Climate change in Ricanau Mofo, Suriname

Climate change in Ricanau Mofo, Suriname

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A systems-based risk analysis on the impacts of climate change on the needs of a low-lying, rural village community based on participatory action research.

Ricanau Mofo, a rural Maroon village in Suriname, is increasingly facing the effects of climate change. Higher temperatures, increased peak rainfall and rising water levels threaten the local community and its traditions. This study examines the impact of climate change on the needs of the community of this village (research question 1) and proposes steps to increase the village's resilience to the undeniable threats of climate change (research question 2).

In the first, theoretical section, this thesis constructs a framework illustrating the influence of climate on needs. Guided by a socio-ecological theoretical framework and Maslow's needs hierarchy, an integrated, needs-based framework was developed as a starting point for a risk analysis. Besides assessing these risks, it also provides a picture of the community's adaptability and resilience. A second part of this study then applied this framework to the findings of participatory action research in Ricanau Mofo. Here, the analysis of the results paints an overarching picture of the impacts of climate change on the community, reflecting how local needs are directly or indirectly threatened (research question 1). Broadly speaking, the direct threat is mainly situated at the level of the bottom two steps of Maslow's hierarchy of needs, physical needs and the need for security and safety. Nevertheless, it is also important to include the higher needs (connectedness, recognition and growth) in a risk analysis, as these strongly determine the adaptability of the community, which has a profound impact on the village's resilience. A community that can also meet these highest needs is stronger in the face of expected and unexpected challenges, which is of great importance in the context of climate change.

The insight this thesis provides into the current context of Ricanau Mofo is the first essential step towards effective climate adaptation. To facilitate the effective taking of the next steps (research question 2), this thesis proposes a process architecture and sequence that integrates academic and policy goals into one project. This advocates a joint interaction between local and supra-local levels, with the initiative coming from the local level. The proposed process architecture at the local level consists of a core team with a coordinating function, and several thematic working groups, each of which develops a subproject. The themes of these subprojects resulted from a variety of observed challenges in the village. Grafted onto the findings of the study, a participation tool was developed to be used as a tool by the thematic working groups and future researchers to facilitate a dialogue on possible future scenarios and the planning process. This tool provides the working groups and the community with inspiration for possible actions, illustrated by reference projects, to address challenges and seize opportunities. This participation tool - consisting of "talking cards" - is attached.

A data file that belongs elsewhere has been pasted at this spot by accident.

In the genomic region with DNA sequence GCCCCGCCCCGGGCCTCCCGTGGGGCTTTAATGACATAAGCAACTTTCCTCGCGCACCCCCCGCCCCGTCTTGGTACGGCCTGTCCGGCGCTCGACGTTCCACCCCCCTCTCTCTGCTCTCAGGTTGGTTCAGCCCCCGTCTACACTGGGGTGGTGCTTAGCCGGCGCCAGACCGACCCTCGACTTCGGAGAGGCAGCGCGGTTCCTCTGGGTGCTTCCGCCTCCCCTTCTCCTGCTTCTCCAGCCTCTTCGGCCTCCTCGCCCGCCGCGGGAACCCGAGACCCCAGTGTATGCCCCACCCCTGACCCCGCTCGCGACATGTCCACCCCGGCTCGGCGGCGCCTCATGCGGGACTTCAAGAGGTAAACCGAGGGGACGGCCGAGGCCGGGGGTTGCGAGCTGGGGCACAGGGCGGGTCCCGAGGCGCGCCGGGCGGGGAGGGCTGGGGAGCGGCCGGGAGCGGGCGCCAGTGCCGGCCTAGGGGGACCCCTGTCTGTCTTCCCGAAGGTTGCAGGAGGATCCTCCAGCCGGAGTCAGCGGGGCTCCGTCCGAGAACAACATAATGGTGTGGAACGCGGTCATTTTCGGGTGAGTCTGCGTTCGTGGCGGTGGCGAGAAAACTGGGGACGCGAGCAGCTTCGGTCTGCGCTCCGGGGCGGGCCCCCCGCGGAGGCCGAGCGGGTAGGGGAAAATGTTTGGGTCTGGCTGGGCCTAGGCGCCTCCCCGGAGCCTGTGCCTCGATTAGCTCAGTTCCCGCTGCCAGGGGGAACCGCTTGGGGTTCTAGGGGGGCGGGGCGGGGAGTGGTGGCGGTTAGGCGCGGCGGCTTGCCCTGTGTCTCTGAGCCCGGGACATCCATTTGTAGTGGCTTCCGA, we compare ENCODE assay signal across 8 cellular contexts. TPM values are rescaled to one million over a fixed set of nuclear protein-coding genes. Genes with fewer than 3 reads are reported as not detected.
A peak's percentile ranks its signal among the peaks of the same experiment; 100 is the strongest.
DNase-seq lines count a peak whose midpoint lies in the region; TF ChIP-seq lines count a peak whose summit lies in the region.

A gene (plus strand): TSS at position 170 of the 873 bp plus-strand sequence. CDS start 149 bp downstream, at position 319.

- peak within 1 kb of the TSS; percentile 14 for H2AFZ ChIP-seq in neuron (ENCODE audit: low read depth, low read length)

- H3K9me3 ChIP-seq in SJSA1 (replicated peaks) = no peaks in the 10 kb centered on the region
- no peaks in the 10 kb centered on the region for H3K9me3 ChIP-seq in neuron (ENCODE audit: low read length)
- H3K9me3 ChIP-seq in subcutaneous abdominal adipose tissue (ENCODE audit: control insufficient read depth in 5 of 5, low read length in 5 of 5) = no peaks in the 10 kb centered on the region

The results of this study came within a delineated time frame and a specific socio-spatial context. A comprehensive large-scale study is recommended for wider application to similar villages. Although the results of the integrated risk analysis are context-specific, methodological findings can be translated to other studies. This needs-based approach highlights the importance of culturally informed interpretations and the need to secure all needs for improved resilience of the village and its community against future challenges.

In summary, this thesis lays an important foundation for researchers and policymakers involved in Ricanau Mofo and, by extension, lessons can be drawn for climate adaptation in low-lying, rural and tropical areas. The urgency of climate adaptation in Ricanau Mofo requires a collaborative, culturally sensitive approach to protect community needs from the inevitable impacts of climate change.

  • Authors:
    • Eva Vandermeeren

    • Marleen Goethals (Promotor)
    • Thomas Vanoutrive (Promotor)
    • Marciano Dasai (Promotor)
  • Period:
    • 2022 — 2023  

    • Urbanism & Spatial Planning

    • Master thesis

    • Anton De Kom Universiteit van Suriname